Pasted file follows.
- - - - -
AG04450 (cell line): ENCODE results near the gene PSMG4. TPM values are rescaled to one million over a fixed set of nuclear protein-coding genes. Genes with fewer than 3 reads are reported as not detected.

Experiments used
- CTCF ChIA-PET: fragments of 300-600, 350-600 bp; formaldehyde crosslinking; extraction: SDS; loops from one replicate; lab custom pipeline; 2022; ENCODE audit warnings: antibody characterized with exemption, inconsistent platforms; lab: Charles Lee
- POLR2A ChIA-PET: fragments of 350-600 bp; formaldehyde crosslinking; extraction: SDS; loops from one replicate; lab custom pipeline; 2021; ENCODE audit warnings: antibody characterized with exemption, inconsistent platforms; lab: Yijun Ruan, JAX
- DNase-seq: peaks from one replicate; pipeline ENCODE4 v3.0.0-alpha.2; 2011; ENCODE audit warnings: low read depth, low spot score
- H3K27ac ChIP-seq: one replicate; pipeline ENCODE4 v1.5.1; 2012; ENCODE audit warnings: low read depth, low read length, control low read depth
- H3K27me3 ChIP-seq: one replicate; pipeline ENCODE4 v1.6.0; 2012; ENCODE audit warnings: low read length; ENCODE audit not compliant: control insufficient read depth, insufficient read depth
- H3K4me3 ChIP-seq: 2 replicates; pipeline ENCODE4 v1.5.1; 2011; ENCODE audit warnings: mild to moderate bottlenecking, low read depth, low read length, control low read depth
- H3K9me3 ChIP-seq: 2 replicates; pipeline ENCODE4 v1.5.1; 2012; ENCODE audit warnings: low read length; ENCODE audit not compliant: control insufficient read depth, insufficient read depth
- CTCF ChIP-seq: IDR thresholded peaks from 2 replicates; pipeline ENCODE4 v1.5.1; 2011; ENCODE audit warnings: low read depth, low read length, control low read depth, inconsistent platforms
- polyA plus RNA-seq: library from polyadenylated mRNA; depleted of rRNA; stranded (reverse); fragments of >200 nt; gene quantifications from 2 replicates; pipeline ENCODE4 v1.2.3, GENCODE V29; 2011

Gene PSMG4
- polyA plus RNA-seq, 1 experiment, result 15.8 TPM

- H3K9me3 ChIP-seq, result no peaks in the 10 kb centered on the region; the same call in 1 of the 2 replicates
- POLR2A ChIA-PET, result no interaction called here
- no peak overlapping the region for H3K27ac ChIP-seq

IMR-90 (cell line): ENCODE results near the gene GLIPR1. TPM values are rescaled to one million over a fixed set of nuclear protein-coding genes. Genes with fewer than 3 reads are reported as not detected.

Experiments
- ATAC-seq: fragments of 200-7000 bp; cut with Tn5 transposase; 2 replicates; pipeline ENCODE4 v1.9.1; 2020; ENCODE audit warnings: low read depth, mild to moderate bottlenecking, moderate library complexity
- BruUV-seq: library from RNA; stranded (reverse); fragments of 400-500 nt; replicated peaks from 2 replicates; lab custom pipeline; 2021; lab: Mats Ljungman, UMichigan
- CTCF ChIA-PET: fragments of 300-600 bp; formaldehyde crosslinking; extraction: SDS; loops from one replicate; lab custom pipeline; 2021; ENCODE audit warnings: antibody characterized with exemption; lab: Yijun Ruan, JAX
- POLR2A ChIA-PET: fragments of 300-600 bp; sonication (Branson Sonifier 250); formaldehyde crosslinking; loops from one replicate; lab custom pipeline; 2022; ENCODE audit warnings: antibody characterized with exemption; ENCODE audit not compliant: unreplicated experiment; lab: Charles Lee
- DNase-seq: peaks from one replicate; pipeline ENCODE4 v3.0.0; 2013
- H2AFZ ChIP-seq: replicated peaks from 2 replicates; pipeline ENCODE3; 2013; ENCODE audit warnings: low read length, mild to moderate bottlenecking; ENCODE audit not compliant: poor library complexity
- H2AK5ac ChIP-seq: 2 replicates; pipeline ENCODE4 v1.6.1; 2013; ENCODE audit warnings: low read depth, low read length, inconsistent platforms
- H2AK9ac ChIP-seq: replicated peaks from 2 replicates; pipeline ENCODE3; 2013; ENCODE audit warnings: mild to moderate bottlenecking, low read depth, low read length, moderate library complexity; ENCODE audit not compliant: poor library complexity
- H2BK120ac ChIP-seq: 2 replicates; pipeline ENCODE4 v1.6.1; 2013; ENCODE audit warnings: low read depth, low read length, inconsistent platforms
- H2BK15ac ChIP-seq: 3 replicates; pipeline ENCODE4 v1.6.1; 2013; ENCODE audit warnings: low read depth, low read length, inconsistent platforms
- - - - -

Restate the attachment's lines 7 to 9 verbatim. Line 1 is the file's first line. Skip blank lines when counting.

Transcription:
- H3K27me3 ChIP-seq: one replicate; pipeline ENCODE4 v1.6.0; 2012; ENCODE audit warnings: low read length; ENCODE audit not compliant: control insufficient read depth, insufficient read depth
- H3K4me3 ChIP-seq: 2 replicates; pipeline ENCODE4 v1.5.1; 2011; ENCODE audit warnings: mild to moderate bottlenecking, low read depth, low read length, control low read depth
- H3K9me3 ChIP-seq: 2 replicates; pipeline ENCODE4 v1.5.1; 2012; ENCODE audit warnings: low read length; ENCODE audit not compliant: control insufficient read depth, insufficient read depth